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Costs for Dementia Care Far Exceeding Other Diseases, Study Finds - The New York Times

Three diseases, leading killers of Americans, often involve long periods of decline before death. Two of them — heart disease and cancer — usually require expensive drugs, surgeries and hospitalizations. The third, dementia, has no effective treatments to slow its course.
So when a group of researchers asked which of these diseases involved the greatest health care costs in the last five years of life, the answer they found might seem surprising. The most expensive, by far, was dementia.
The study looked at patients on Medicare. The average total cost of care for a person with dementia over those five years was $287,038. For a patient who died of heart disease it was $175,136. For a cancer patient it was $173,383. Medicare paid almost the same amount for patients with each of those diseases — close to $100,000 — but dementia patients had many more expenses that were not covered.

On average, the out-of-pocket cost for a patient with dementia was $61,522 — more than 80 percent higher than the cost for someone with heart disease or cancer. The reason is that dementia patients need caregivers to watch them, help with basic activities like eating, dressing and bathing, and provide constant supervision to make sure they do not wander off or harm themselves. None of those costs were covered by Medicare.


John Rakis visiting Naomi Wallace, his mother-in-law. Mr. Rakis spent more than $189,000 in less than two years for caregivers and other expenses.CreditSam Hodgson for The New York Times

For many families, the cost of caring for a dementia patient often “consumed almost their entire household wealth,” said Dr. Amy S. Kelley, a geriatrician at Icahn School of Medicine at Mt. Sinai in New York and the lead author of the paper published on Monday in the Annals of Internal Medicine.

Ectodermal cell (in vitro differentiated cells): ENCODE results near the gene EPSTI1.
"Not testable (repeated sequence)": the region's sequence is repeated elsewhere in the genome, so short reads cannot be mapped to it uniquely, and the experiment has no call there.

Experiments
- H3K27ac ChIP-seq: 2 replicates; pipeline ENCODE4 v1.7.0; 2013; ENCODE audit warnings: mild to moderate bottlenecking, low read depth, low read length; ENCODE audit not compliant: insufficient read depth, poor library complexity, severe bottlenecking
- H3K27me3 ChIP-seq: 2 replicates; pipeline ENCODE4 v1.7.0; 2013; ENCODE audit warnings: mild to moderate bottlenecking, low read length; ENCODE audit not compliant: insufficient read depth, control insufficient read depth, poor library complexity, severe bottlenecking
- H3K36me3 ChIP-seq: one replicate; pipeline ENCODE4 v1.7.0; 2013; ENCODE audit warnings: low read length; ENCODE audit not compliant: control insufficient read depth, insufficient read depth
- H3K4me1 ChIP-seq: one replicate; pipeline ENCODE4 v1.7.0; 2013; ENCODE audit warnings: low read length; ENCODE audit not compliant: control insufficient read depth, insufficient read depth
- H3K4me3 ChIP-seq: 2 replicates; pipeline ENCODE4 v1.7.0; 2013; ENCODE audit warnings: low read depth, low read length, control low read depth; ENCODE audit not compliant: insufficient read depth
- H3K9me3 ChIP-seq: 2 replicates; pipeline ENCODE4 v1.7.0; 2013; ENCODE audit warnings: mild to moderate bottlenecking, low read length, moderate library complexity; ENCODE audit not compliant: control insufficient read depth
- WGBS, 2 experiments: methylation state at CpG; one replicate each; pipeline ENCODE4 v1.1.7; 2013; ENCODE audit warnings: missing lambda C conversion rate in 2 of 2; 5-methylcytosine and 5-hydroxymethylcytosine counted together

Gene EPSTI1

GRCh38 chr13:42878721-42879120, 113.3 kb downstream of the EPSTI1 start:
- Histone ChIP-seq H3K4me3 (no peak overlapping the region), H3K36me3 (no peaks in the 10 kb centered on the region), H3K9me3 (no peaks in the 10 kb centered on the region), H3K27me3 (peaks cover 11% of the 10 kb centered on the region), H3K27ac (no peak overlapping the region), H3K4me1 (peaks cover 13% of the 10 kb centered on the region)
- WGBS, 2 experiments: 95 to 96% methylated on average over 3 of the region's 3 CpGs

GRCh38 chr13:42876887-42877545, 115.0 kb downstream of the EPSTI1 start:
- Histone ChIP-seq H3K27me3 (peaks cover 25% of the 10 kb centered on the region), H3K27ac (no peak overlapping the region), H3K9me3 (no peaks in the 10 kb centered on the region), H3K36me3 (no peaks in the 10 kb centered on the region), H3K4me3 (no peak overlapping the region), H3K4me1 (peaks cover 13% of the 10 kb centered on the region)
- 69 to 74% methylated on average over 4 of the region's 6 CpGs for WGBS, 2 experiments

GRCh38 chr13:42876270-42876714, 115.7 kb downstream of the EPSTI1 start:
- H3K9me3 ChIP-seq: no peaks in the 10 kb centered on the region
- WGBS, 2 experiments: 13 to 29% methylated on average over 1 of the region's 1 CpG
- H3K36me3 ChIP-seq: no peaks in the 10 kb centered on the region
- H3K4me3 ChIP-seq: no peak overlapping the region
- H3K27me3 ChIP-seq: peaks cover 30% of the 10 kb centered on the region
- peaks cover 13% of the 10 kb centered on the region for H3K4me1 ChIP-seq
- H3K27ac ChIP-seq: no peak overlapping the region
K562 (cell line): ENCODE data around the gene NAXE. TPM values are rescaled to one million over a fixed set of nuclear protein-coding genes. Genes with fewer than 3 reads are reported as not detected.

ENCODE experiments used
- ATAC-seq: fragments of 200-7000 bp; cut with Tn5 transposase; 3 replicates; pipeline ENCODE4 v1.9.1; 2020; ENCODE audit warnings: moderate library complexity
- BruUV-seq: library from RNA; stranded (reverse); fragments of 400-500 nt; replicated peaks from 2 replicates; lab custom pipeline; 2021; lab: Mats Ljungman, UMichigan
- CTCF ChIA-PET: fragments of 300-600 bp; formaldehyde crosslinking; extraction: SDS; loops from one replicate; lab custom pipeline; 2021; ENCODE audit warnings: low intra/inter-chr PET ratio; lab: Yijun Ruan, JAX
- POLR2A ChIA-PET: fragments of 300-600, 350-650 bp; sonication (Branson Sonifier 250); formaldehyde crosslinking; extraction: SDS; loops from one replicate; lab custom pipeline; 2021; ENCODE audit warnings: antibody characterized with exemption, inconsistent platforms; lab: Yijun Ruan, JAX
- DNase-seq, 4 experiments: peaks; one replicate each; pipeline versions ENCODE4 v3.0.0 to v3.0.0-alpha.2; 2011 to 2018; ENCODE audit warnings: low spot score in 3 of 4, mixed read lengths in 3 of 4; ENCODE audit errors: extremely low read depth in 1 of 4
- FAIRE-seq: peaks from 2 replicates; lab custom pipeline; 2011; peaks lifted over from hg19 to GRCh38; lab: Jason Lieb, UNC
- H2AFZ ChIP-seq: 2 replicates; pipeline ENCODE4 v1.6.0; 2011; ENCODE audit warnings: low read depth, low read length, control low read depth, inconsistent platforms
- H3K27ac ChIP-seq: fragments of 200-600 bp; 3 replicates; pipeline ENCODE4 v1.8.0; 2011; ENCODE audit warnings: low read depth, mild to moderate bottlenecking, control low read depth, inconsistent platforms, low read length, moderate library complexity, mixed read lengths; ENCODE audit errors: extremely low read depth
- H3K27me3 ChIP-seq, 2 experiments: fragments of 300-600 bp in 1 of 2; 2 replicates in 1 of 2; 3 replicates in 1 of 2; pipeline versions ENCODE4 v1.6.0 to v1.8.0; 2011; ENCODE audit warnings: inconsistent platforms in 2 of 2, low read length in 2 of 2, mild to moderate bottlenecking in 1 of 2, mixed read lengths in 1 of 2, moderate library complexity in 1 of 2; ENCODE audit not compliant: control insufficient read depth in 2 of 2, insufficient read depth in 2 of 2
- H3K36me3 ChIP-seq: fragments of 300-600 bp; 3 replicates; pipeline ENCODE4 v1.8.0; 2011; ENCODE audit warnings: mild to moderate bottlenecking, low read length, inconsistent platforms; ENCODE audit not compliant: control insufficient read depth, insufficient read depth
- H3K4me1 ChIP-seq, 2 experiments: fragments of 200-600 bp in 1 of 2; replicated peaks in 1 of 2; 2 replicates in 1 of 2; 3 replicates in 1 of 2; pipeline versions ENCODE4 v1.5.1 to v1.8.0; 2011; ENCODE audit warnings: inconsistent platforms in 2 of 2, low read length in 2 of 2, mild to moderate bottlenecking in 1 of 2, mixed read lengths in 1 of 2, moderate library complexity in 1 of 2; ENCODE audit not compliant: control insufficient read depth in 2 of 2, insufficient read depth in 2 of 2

“It’s stunning that people who start out with the least end up with even less,” said Dr. Kenneth Covinsky, a geriatrician at the University of California in San Francisco. “It’s scary. And they haven’t even counted some of the costs, like the daughter who gave up time from work and is losing part of her retirement and her children’s college fund.”
Dr. Diane E. Meier, a professor of geriatrics and palliative care at Mount Sinai Hospital, said most families are unprepared for the financial burden of dementia, assuming Medicare will pick up most costs.
“What patients and their families don’t realize is that they are on their own,” Dr. Meier said.

Everything gets complicated when a person has dementia, noted Dr. Christine K. Cassel, a geriatrician and chief executive of the National Quality Forum.
She described a familiar situation: If a dementia patient in a nursing home gets a fever, the staff members say, “I can’t handle it” and call 911, she said. The patient lands in the hospital. There, patients with dementia tend to have complications — they get delirious and confused, fall out of bed and break a bone, or they choke on their food. Medical costs soar.


Costs for Dementia Care Far Exceeding Other Diseases, Study Finds - The New York Times

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